The Office of the National Coordinator for Health Information Technology's number-two man, Charles Friedman, told industry members that an official definition of the term "meaningful use" of health information technology is "in the works" and they should expect its release "in the not too distant future."
HHS soon will issue guidance and specifications on the definition of "meaningful use" of health information technology, National Coordinator for Health IT David Blumenthal said on Friday, CongressDaily reports (Noyes, CongressDaily, 5/8). "Meaningful use is very much on our mind," he said, adding, "We hope to provide a direction and some specifications in the late spring, early summer" (Goldstein, "Health Blog," Wall Street Journal, 5/8).
Few U.S. hospitals have taken advantage of a no-cost, open-source electronic health records system developed by the Veterans Health Administration, the Boston Globe reports (Wangsness, Boston Globe, 5/4).
The Veterans Health Administration's open-source electronic health records system could be an effective and low-cost option for non-Veterans Affairs hospitals that are seeking to implement such a system but have been held back by the cost, the Wall Street Journal reports.
Comprehensive health care reform is necessary this year because of rising costs and the declining quality of care, according to an HHS report released on Monday, Reuters/Boston Globe reports.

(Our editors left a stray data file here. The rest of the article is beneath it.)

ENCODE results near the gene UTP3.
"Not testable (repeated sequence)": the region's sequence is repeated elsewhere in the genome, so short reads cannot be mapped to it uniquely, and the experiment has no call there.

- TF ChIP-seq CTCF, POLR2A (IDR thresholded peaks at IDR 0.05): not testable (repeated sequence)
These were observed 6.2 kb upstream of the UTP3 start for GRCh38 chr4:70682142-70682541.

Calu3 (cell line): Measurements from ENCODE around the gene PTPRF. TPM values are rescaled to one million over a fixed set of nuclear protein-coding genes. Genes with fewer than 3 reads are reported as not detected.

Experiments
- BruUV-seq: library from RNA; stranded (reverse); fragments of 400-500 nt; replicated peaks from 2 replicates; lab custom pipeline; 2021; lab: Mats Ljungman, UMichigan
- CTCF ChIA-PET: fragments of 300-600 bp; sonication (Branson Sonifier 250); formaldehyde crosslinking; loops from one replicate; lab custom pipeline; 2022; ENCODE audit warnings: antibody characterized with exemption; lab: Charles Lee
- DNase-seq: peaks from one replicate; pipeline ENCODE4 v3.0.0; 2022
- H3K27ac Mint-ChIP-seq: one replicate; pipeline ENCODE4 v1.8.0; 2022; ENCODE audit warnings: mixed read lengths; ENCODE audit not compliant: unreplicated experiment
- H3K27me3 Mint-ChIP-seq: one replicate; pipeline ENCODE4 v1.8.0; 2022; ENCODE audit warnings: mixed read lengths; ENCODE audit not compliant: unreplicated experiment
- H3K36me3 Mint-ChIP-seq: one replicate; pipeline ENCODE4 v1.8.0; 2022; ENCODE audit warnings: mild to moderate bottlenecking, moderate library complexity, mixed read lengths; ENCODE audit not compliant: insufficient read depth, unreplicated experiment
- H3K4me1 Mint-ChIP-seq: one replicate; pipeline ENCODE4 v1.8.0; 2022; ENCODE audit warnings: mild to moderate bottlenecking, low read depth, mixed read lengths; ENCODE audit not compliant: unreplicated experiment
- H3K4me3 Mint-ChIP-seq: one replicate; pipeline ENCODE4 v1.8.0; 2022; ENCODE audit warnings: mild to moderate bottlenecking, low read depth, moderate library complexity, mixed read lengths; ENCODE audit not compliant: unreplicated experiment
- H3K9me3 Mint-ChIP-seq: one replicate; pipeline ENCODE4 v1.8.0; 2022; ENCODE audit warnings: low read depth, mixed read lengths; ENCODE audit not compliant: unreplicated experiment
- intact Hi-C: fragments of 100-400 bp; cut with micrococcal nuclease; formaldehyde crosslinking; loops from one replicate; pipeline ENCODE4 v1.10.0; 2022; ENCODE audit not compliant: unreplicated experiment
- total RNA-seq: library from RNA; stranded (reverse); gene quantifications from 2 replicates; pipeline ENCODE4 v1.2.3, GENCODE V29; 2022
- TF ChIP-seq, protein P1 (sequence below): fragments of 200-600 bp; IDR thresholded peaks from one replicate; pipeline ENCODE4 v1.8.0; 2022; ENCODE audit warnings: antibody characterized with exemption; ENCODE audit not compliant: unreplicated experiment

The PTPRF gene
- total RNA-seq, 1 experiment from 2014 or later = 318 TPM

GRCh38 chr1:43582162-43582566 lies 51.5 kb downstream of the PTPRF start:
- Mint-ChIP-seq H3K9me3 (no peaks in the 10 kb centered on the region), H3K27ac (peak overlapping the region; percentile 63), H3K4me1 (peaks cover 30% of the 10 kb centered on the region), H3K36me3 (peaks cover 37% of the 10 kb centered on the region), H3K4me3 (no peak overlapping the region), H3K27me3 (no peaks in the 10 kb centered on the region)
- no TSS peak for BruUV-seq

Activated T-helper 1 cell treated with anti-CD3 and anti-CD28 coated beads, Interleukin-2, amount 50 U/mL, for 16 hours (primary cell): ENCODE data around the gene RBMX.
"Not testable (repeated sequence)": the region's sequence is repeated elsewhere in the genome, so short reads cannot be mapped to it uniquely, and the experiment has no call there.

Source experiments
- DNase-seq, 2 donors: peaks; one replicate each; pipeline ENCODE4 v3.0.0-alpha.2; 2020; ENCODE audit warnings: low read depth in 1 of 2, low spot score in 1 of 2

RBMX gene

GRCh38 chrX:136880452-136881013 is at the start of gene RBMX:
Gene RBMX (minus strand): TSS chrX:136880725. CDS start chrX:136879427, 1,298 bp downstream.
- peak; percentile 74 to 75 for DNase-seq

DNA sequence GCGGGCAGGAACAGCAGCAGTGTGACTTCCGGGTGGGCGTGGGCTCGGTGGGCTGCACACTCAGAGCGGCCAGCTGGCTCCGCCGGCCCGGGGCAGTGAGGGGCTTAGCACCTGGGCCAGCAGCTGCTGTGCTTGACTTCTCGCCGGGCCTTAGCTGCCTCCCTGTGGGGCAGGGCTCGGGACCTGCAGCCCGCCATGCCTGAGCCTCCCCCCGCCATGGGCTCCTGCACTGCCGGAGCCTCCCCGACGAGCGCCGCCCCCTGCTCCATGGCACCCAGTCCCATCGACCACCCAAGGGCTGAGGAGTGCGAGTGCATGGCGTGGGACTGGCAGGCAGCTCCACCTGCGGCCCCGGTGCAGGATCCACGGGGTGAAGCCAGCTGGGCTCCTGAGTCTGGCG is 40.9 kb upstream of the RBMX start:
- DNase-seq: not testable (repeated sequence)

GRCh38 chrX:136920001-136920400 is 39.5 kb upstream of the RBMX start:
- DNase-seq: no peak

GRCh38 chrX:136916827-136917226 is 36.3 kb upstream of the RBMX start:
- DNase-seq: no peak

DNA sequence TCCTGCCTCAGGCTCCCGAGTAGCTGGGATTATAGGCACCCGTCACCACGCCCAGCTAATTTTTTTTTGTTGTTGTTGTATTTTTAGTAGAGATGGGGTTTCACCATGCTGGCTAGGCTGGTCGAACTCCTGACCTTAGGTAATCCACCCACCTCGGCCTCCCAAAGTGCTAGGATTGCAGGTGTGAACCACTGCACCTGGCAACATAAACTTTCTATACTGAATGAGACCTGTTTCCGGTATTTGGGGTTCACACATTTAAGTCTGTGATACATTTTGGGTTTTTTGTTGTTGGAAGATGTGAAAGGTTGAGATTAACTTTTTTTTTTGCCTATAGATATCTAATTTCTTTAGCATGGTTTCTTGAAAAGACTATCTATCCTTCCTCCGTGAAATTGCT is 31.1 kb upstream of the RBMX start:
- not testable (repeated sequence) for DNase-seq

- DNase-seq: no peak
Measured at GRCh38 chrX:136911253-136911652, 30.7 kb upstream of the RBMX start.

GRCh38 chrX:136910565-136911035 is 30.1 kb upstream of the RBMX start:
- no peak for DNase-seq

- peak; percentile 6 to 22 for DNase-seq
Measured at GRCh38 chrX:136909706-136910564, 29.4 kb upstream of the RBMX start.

Congressional Democrats intend to pass health care reform legislation by "August or September" that could include an option allowing uninsured U.S. residents to buy into a government-run health care plan, Senate Appropriations Labor, Health and Human Services, Education, and Related Agencies Subcommittee Chair Tom Harkin (D-Iowa) said on Monday, Kansas Health Institute News reports.
The recently passed 'Stimulus' funding will create a huge amount of electronic medical information in the next few years, but legal uncertainty about who owns the information "presents a major obstacle to integrating and using" it to improve public health and health care, according to a national commentary co-authored by a Wake Forest University and a Duke University faculty member.
St. Jude Medical, Inc. has announced U.S. Food and Drug Administration (FDA) approval of the newest version of the Merlin.net Patient Care Network (PCN), a secure, Internet-based remote care system for patients with implanted medical devices.
For years controversy has surrounded whether electronic medical records (EMR) would lead to increased patient safety, cut medical errors, and reduce healthcare costs.
Use of electronic health records (EHRs) may help reduce paid malpractice settlements for physicians, according to a new study.
U.S. spending on health care services is "under pressure" as Americans are "cutting back on health care," an area of the economy "once thought to be invulnerable to recession," the Wall Street Journal reports.